Stop using single use disposable coffee cups NOW!

Stop using single use disposable coffee cups

stop using single use coffee cups

The convenience of single-use disposable coffee cups has made them a popular choice for coffee drinkers around the world. 

However, the environmental impact of these cups is immense, with devastating effects on marine ecosystems. 

In this blog, we will explore the environmental and marine impact of single-use disposable coffee cups and examine the scientific research behind it.

Environmental Impact

Single-use disposable coffee cups are made from a combination of plastic and paper. 

The paper used in these cups is often coated with plastic or wax to prevent the cup from leaking, and the plastic lid adds to the environmental impact. 

According to a report by the UK government, around 2.5 billion disposable coffee cups are used each year in the UK alone, and most of them end up in landfills, where they take hundreds of years to decompose. 

In general the cups are not recyclable due to the plastic lining, and only a small percentage are actually recycled. 

Here in Australia there is an example of an Upcycling scheme called Simply Cups. They arrange for collected coffee cups to be upcycled into new sustainable products.

Greenhouse gases & carbon footprint

The production of disposable coffee cups also contributes to greenhouse gas emissions. The manufacturing process of the paper and plastic, as well as the transportation and disposal of the cups, releases harmful gases into the atmosphere. 

A study conducted by the University of Victoria found that the carbon footprint of a single-use disposable coffee cup is 0.11 kg CO2e per cup. This may seem like a small number, but it adds up quickly, considering the billions of cups used each year.

Marine Impact

The impact of single-use disposable coffee cups is not limited to landfills and the atmosphere. 

The cups also have a devastating effect on marine ecosystems. According to a report by the Ellen MacArthur Foundation, around 8 million tons of plastic waste end up in the oceans every year, and disposable coffee cups are one of the major contributors to this problem.

The plastic lining of the cups takes many decades to break down, and during that time, it can be ingested by marine life. 

A study by the University of Plymouth found that the plastic lining of disposable coffee cups can break down into smaller pieces, known as microplastics. Microplastics can be ingested by marine life and enter the food chain. This can have a devastating effect on marine ecosystems, as it can lead to bioaccumulation and biomagnification of toxins.

Human Health Concerns

The adverse impact of single-use coffee cups is not limited to the environment and marine ecosystems, as these cups can also have an impact on human health. 

The plastic lining of these cups can release harmful chemicals such as BPA and phthalates, which can leach into the hot beverage and be ingested by the consumer.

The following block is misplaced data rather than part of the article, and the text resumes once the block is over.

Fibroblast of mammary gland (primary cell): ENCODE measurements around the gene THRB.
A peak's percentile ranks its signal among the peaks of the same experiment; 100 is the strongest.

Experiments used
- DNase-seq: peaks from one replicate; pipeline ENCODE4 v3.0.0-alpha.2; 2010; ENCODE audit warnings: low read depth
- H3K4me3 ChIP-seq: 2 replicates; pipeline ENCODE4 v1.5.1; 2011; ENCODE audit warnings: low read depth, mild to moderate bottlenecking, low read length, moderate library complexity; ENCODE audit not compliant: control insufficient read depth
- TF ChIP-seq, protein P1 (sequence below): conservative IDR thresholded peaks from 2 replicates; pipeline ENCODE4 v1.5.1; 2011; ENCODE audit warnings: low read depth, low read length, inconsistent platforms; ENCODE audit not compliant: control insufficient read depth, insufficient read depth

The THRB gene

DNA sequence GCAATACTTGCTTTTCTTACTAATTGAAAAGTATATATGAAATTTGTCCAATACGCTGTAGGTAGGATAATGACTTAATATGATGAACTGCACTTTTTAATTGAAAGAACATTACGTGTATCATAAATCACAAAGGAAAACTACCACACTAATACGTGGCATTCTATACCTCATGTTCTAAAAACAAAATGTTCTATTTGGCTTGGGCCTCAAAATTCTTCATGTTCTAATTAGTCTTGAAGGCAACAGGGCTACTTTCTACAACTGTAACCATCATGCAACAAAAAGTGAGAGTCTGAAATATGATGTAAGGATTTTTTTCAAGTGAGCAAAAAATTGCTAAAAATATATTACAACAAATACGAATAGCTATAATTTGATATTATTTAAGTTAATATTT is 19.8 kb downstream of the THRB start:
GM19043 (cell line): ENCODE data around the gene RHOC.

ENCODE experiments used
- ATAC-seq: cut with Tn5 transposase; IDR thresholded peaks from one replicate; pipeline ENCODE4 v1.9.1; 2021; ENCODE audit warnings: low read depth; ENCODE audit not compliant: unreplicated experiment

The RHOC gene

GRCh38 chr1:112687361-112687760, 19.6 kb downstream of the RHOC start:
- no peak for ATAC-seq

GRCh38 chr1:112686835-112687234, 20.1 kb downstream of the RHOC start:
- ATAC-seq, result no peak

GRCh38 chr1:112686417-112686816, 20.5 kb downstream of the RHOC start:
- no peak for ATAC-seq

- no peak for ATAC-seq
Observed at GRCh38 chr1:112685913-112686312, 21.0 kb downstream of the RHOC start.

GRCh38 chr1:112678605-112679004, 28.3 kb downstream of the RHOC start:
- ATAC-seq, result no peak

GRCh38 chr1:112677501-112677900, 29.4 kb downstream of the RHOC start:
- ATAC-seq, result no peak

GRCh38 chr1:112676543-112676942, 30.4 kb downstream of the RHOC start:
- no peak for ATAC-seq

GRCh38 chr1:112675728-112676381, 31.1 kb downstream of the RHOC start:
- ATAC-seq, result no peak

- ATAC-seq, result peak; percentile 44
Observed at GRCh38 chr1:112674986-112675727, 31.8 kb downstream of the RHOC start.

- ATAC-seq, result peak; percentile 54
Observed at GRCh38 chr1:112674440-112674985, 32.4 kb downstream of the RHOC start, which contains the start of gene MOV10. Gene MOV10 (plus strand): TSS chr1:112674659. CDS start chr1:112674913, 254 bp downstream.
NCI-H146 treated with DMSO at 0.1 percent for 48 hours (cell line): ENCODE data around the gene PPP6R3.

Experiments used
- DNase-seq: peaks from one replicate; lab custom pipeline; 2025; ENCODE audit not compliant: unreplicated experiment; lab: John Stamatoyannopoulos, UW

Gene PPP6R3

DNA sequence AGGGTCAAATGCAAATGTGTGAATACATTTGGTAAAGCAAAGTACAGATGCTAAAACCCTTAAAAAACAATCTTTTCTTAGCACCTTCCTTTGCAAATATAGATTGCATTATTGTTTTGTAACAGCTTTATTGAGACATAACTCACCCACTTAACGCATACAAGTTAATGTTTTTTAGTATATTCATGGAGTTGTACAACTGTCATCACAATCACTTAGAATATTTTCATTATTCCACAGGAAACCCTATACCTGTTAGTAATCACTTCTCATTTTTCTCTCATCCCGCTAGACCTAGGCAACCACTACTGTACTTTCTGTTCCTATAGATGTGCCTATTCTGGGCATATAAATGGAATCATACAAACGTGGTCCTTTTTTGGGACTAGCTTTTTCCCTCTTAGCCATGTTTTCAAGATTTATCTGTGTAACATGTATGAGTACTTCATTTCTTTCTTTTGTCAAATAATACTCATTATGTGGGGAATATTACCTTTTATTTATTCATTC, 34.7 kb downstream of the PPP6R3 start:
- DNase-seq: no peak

These chemicals have been linked to health problems such as cancer, developmental problems, and reproductive issues. 

A study published in Environmental Health Perspectives found that exposure to BPA and phthalates from food packaging can have negative effects on human health.

Alternatives to Single-use Coffee Cups

Fortunately, there are many alternatives to single-use coffee cups that are both eco-friendly and better for human health. 

Here's a list of alternatives to consider:

Bring your own reusable coffee mug or cup when you go to a coffee shop. Most coffee shops allow customers to bring their own cups, and some even offer discounts for doing so.

Invest in a portable coffee maker, such as an AeroPressPicopresso or Cuppamoka, to make your coffee on the go. You can then pour your coffee into a reusable mug or cup.

Make your coffee at home and bring it with you in a reusable travel mug or thermos.

If you have the time, opt for dine-in instead of takeout when you visit a coffee shop.

Choose a coffee shop that offers ceramic mugs for customers who dine-in.

If you have time to sit and enjoy your coffee at a coffee shop, ask for a ceramic mug instead of a disposable cup.

Bring your own travel mug when traveling, so you can make your own coffee and avoid using disposable cups.

If you forget your reusable cup, choose a coffee shop that offers recyclable cups, made from materials such as paper, sugarcane or wheat straw, which can be recycled.

Some coffee shops offer a cup exchange program, where customers can return their used cups for cleaning and reuse (do a google search to identify a scheme near you). Simply Cups is Australia’s first coffee cup recycling program. They have over 1,500 collecting cup locations and have collected over 31m cups for upcycling projects.

Choose coffee shops that offer plant-based cups made from materials like bamboo or corn starch.

When you get a coffee to go, refuse the lid and sip your coffee from the cup.

Some coffee shops offer biodegradable cups made from materials that break down more quickly in landfills.

Encourage others to bring their own reusable cups and spread awareness about the negative impact of single-use disposable coffee cups on the environment.

In summary

We must stop using single-use coffee cups and promote the use of alternatives like reusable cups to reduce the environmental impact of our coffee consumption. 

Single-use cups contribute to the growing plastic waste problem and are not usually biodegradable, leading to pollution and harm to wildlife. They can also have a negative impact on human health.

It is important to take action and make sustainable choices to protect our planet.